The Single-action Click Fly Reel
The Single-action Click Fly Reel
Just why the single-action click reel is the only satisfactory implement for the fly-caster can, as regards its chief claim for precedence, be stated with brevity. It is because the single-action reel does not have an outstanding “balance " handle upon which, continually and with devilish insistence, the line is bound to catch. The stream fly-fisherman who has to contend with the innumerable natural difficulties of the river— thick brush, slippery rocks, overhanging trees that lie in wait for careless back casts, and numerous other natural impediments — can ill afford to utilize a tool which by its very nature is calculated to increase his troubles; and every form of multiplying reel, since the gearing necessitates an outstanding balance handle, is a first-class trouble-maker for the fly-caster.
The very general custom among expert anglers, when fly-fishing, of manipulating the line with the hand not occupied with the rod, grasping the line between the reel and the hand-guide, and thus paying-out and retrieving the line both in casting and playing a trout quite independently of the reel, using the reel only when there is too much slack, renders the reel but little more than a mere line holder. And even when the reel is used when landing a fish the multiplying machinery is not necessary, indeed, is dangerous, since the tendency is toward handling the trout altogether too strenuously. The single-action reel is fully equal to every trout-fishing emergency.
In addition to its freedom from line-fouling the single-action has also the advantage in weight over the multipliers, as a result of which the light fly-rod balances better. Another argument for the single-action is its simplicity and consequently its lesser tendency to get out of order and greater ability to withstand the sometimes unavoidable hard knocks and abuse which a reel receives in stream fishing. And still another favorable thing is the price. A very fine single-action reel can be procured for a third of what a multiplier of equal grade would cost. So, for trout fishing, the selection of the reel is not a question of what sort of reel but, rather, what sort of single-action click reel should be chosen.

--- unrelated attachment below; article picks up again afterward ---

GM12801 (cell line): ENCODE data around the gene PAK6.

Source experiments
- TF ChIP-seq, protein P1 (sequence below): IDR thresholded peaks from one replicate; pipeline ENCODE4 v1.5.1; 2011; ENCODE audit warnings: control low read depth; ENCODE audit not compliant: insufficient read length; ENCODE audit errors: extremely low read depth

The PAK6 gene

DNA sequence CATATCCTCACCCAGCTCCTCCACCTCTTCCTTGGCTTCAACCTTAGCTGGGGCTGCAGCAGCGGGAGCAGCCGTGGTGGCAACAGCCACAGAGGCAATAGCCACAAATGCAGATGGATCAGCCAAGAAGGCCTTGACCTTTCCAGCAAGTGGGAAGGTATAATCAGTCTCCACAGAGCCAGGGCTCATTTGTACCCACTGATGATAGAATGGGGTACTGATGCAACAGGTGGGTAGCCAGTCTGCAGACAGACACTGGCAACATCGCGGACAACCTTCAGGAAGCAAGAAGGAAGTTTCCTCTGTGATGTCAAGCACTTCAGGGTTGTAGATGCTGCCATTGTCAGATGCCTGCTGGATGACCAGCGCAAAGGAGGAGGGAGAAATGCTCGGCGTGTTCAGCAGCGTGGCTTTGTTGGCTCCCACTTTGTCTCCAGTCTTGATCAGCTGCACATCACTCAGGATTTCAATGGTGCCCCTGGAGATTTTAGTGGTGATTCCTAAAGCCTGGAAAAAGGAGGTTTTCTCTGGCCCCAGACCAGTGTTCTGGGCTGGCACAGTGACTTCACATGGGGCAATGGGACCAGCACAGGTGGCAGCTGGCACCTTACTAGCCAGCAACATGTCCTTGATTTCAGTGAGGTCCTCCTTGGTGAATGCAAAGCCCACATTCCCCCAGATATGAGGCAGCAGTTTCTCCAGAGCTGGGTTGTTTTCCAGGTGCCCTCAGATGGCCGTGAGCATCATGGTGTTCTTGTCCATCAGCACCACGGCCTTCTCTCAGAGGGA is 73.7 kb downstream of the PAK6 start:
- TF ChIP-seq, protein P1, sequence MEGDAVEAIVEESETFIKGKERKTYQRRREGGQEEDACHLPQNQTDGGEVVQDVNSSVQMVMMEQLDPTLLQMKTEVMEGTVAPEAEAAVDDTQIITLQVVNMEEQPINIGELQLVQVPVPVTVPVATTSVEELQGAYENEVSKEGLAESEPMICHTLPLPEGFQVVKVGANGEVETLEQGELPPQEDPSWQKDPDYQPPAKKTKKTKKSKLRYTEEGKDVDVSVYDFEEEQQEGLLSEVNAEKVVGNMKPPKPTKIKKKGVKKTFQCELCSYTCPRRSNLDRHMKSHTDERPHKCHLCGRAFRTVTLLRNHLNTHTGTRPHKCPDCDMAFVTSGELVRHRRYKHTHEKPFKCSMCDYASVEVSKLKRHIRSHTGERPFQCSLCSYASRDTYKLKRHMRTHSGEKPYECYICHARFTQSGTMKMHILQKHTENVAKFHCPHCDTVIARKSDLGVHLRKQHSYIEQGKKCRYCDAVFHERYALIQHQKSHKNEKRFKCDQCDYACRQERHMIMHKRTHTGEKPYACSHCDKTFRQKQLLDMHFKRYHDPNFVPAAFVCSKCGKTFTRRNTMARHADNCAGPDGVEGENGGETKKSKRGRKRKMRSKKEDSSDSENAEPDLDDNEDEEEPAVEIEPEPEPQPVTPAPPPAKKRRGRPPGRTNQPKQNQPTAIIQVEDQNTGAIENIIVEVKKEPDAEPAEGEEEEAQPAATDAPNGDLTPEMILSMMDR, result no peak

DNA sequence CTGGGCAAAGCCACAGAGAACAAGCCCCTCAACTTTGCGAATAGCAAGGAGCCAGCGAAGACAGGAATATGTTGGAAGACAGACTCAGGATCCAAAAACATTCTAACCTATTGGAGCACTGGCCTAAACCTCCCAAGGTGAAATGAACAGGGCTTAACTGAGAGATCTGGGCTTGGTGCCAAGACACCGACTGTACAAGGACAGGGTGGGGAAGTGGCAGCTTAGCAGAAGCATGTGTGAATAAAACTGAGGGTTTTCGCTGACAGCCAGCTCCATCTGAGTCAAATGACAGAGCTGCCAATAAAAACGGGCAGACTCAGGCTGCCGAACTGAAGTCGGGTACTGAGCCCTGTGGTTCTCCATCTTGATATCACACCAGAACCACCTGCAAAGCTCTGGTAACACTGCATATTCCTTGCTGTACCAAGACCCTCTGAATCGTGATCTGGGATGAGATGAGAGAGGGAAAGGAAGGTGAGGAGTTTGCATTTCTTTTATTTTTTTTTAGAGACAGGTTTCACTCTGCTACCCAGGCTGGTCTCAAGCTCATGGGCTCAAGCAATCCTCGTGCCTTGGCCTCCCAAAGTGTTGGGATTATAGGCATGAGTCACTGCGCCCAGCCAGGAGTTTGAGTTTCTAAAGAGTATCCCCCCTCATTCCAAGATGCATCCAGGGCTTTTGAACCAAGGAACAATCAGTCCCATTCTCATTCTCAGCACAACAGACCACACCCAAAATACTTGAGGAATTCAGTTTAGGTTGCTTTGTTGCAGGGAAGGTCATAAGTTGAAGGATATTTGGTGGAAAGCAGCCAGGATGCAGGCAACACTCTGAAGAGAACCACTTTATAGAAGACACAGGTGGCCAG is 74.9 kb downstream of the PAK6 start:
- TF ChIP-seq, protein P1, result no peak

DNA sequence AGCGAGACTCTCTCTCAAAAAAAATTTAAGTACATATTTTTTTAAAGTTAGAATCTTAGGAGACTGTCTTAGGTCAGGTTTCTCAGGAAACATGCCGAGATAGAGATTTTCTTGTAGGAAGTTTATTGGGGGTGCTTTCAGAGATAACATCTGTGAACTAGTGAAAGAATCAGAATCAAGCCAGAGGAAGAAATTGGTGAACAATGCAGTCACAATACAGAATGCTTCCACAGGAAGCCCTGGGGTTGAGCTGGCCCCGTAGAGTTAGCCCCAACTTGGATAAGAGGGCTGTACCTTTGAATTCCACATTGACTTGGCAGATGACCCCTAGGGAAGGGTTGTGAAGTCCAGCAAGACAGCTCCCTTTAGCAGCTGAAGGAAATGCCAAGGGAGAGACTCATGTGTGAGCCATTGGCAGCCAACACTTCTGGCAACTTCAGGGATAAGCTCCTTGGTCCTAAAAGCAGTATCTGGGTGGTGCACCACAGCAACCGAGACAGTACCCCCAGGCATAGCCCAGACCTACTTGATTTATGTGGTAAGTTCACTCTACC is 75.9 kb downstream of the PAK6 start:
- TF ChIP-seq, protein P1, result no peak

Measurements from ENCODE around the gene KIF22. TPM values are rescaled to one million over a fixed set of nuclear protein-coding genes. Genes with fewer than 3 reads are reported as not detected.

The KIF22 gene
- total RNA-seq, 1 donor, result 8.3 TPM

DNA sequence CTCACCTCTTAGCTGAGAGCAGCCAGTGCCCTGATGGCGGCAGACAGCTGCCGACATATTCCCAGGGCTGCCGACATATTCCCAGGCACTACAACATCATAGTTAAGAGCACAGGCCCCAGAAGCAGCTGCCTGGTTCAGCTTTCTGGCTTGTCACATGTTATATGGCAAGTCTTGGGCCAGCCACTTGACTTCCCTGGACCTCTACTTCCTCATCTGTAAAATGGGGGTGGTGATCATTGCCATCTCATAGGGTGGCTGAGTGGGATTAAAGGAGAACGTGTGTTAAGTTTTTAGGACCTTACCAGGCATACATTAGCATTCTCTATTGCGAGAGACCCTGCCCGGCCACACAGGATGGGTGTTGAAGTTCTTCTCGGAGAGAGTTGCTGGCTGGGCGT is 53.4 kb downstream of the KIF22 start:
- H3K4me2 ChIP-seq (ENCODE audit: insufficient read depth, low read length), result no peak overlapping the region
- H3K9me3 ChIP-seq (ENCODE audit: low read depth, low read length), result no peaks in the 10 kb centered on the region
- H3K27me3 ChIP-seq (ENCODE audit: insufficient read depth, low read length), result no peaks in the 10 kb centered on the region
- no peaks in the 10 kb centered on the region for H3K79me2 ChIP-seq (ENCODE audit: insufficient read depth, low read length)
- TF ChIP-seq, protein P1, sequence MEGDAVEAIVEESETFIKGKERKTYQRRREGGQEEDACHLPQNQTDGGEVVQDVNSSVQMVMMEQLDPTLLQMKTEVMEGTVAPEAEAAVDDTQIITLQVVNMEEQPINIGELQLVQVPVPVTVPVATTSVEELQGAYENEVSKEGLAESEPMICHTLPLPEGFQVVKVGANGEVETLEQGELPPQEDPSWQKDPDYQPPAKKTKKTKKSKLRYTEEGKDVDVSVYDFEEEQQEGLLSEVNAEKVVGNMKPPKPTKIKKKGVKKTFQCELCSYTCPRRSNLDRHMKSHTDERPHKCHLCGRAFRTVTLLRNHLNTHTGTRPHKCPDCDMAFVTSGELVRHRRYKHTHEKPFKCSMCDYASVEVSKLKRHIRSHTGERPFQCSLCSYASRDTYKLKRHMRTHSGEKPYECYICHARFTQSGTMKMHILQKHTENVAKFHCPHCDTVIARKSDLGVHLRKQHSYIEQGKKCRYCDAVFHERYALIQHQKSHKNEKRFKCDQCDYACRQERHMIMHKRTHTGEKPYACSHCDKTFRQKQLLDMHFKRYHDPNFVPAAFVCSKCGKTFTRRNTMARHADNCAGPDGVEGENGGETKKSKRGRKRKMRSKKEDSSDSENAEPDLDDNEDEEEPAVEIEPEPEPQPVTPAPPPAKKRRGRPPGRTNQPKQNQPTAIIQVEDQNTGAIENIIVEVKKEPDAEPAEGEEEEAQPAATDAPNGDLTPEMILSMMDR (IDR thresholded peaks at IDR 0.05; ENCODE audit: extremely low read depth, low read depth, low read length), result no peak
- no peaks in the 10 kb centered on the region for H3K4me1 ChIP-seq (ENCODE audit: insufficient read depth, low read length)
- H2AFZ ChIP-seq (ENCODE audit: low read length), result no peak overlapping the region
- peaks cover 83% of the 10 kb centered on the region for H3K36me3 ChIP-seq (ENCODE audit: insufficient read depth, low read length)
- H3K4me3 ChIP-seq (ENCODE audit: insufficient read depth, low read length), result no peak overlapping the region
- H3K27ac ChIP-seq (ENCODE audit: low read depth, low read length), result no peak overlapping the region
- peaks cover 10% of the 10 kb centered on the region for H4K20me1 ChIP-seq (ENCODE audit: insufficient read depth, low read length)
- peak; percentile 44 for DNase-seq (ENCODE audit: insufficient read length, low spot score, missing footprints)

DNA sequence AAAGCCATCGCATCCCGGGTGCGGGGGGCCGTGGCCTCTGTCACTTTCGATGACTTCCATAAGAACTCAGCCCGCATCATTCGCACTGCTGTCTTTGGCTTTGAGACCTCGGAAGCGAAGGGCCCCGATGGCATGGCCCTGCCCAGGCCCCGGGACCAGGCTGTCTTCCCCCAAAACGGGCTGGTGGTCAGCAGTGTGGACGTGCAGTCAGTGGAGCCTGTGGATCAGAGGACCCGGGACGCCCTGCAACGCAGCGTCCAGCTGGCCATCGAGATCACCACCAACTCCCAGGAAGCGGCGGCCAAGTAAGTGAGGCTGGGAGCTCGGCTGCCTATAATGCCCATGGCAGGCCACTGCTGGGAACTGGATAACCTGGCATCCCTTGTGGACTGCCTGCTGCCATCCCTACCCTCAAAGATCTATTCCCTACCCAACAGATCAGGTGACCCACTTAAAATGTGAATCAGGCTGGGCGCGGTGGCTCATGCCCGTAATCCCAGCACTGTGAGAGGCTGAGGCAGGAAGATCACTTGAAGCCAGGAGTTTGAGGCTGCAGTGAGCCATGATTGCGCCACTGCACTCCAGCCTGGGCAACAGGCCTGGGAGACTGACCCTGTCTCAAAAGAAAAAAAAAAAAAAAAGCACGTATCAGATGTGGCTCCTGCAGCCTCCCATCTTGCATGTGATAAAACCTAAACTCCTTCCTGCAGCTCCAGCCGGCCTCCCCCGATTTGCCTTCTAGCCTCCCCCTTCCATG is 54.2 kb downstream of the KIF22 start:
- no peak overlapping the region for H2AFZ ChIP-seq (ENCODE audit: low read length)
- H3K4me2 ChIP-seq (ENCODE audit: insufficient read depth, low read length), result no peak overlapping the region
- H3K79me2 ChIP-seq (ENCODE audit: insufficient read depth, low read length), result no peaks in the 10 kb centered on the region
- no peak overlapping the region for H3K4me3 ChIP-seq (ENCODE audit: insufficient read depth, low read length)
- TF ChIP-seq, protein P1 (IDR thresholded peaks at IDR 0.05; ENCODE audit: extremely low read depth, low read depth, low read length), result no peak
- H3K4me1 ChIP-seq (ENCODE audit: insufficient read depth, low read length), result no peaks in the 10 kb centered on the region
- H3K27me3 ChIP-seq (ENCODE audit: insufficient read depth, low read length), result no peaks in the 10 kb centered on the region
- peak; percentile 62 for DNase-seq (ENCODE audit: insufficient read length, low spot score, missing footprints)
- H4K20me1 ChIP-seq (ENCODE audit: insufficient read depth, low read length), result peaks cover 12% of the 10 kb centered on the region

In construction the single-action reel is simplicity itself, and the variation in different makes of reels of this sort is slight and not worthy of How the comment. Briefly, the reel consists of the spool which revolves within the side Made plates, the motive power being supplied by the handle which is attached to one end of the spool shaft; at the other end of the spool shaft is a small cog-wheel, or spur-wheel, which connects with a small wedge-shaped piece of metal, the " pawl," the latter being affixed to the side-plate and working on a pivot within a circular steel wire spring. The pawl and pawl-spring in connection with the spur wheel supply the entire click mechanism. The click should be strong, and the “song of the reel" fine and clear, with a metallic ring which denotes good material — well-tempered steel. See that the spool is narrow so that, when reeling in, the line will build up on the reel rapidly, thus making the retrieve faster.